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Safer Healthcare Now!. Cape Breton Regional AMI Collaborative. Dawn Hollohan & Sharon MacLeod. Cape Breton Regional Hospital. The Beginnings. GOAL: Door to Thrombolytic within 30mins for 90% of patients presenting with AMI by March 30 th 2010. Change Ideas. - PowerPoint PPT Presentation

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  • Safer Healthcare Now!Cape Breton Regional AMI CollaborativeDawn Hollohan & Sharon MacLeod

  • Cape Breton Regional Hospital

  • The BeginningsGOAL:

    Door to Thrombolytic within 30mins for 90% of patients presenting with AMI by March 30th 2010

  • Change IdeasEducation re AMI collaborative (posters, email, in-service)

    Syncing of Clocks to EKG machine

    Data collection FORM (staff engagement FUN initiative)

    Recommendations from industrial engineer re process improvement

    We mapped the process.

  • Change Ideas

    Changed phone in triage room to a Speed dial & educated the nursing staff to use same

    White board outside triage room Improving EKG Pt room identification.

    Place and an EKG machine within the dept.

  • Change Ideas

    Sharing the 10minsER owns 4 mins EKG dept owns 6mins

    Change to Delegated Medical Function (DMF)Now EKG is 1st priority

  • Data collection sheet

  • Bonusthere was help with data collection!

  • Analysis tab of the tally sheet

  • Why change it?Why does 10 minutes pass so quickly?Who was using up all the time? (Triage or ECG?)How close are we to the goal?Is the mean time to ECG helpful?Would the median be better?Does the time of day matter?Was sampling the best method for the team?

  • The data informs the team

  • Changes are made based on the data

  • In ConclusionWe cannot forget EHS !!! RESTORE Program

    Our Stats

    We may do hundreds of Normal EKGs but it is the ONE abnormal that we need to catch... This is our message...

  • Thank you.

    Any questions?

    Contact information:Dawn Hollohan902 567-8021hollohand@cbdha.nshealth.ca

    Sharon MacLeod902 577-0360macleodshar@cbdha.nshealth.ca

    *Hello, Today, I am going to talk briefly about how using the AMI tally sheet for tracking ECGs helped us improve the percentage of patients who received an ECG within 10 minutes of their 1st medical contact. *The Cape Breton Regional Hospital is the largest acute care facility in our region with 326 beds. The ED department at the Regional Hospital averages 85 patients a month who require an ECG and one AMI a week. We developed our goal...Door to Lytic 90%We recognized the obstacle to achieving this goal. One being door to EKG within 10 mins. We work in a unionized building where EKG techs do all EKGs 24/7. After much discussion regarding this we realized we needed to be inventive in our collaboration to get the EKG done within the required time frame. Therefore we needed to collect the data...the times form arrival to EKG..& we needed to do this manually we do not have EDIS. So we started wtih some changes using PDSA cycles.*To start the process we began with education regarding the AMI collaborative and we continue to keep the message out there by Posters , Staff meetings, emails etc. Syncing the clocks within the dept to computer. We placed a white board outside the triage room so that the EKG tech upon arrival into the dept would go directly to the board.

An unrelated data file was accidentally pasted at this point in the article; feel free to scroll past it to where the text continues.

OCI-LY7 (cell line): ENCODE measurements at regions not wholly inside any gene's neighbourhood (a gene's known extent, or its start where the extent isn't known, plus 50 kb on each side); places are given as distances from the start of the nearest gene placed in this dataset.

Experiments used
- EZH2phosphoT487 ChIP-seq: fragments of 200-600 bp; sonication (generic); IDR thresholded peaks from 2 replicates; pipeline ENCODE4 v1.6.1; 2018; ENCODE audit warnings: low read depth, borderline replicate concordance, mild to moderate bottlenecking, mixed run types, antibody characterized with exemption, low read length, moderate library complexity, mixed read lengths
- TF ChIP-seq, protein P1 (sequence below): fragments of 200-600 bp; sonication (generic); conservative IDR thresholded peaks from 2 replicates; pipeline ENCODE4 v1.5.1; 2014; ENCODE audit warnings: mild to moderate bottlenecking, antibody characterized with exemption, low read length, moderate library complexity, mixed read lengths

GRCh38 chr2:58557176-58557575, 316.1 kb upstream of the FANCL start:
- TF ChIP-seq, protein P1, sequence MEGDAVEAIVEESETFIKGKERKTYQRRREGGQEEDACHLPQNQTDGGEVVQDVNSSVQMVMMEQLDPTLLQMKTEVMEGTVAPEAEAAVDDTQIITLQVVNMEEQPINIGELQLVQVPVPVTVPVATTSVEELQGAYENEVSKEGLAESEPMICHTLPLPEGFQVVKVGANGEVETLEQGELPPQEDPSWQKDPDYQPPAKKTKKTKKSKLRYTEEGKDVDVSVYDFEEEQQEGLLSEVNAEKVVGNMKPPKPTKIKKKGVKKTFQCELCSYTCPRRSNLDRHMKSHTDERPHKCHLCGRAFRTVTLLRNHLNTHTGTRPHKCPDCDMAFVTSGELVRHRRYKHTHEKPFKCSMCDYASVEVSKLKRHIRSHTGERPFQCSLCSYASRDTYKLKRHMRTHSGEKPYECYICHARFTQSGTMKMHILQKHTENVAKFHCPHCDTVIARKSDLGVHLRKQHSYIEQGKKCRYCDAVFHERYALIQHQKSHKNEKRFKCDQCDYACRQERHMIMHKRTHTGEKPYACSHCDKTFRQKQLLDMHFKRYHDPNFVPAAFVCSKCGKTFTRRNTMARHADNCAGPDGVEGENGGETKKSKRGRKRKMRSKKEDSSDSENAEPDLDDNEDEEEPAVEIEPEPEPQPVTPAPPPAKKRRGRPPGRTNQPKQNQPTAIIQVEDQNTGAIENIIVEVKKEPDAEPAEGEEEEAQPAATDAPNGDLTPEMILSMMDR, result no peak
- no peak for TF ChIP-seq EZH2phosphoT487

1st PDSA ..We developed the data form which is a specific color in the dept... This form collects data on time of arrival into triage...The time EKG called...Time 1st EKG obtained.... & Time lytic administered. We had to get by in from staff to fill in the form... We used a weekly draw and gave out gift cards to the nurse or ward clerk who filled in the most forms for that week.

    As recommended by the industrial engineer we mapped the process that was in place at the time looking at areas where we could cut down time.

    We changed the phone in the triage room to incorporate a speed dial function... Staff are to call immediately . We placed a white board outside the triage room so that the EKG tech upon arrival into the dept would go directly to the board.We placed an EKG machine within the deptso the tech just had to come to the dept without getting and pushing a machine. Then we Homed it giving it its actual place in the deptthis prevented waste of time looking for the machine.

    *

    We came to an agreement that we would share the 10 mins ...ED owns 4 mins... EKG owns 6 mins that means ED staff have 4 mins from pt arrival to make the call to the EK dept.... The EKG tech has 6 mins to get to the dept and do the EKG.... We are stuck at 70 % the last couple of mths. We have identified that the majority of time it is the ED not making the call quick enough.

    We officially changed the district wide Delegated Medical Function for Nursing Staff Care of the Patient with Chest Pain.... EKG is now 1st priority**This slide shows the data collection form that Sharon mentioned that is used to capture the data. It is completed by nursing and is placed on the clipboard for all patients for whom an ECG is requested. *One of the stumbling blocks to involvement with improvement projects is data collection and reportingreporting not only to the collaborative team members, but also to frontline staff who are the actual change agents.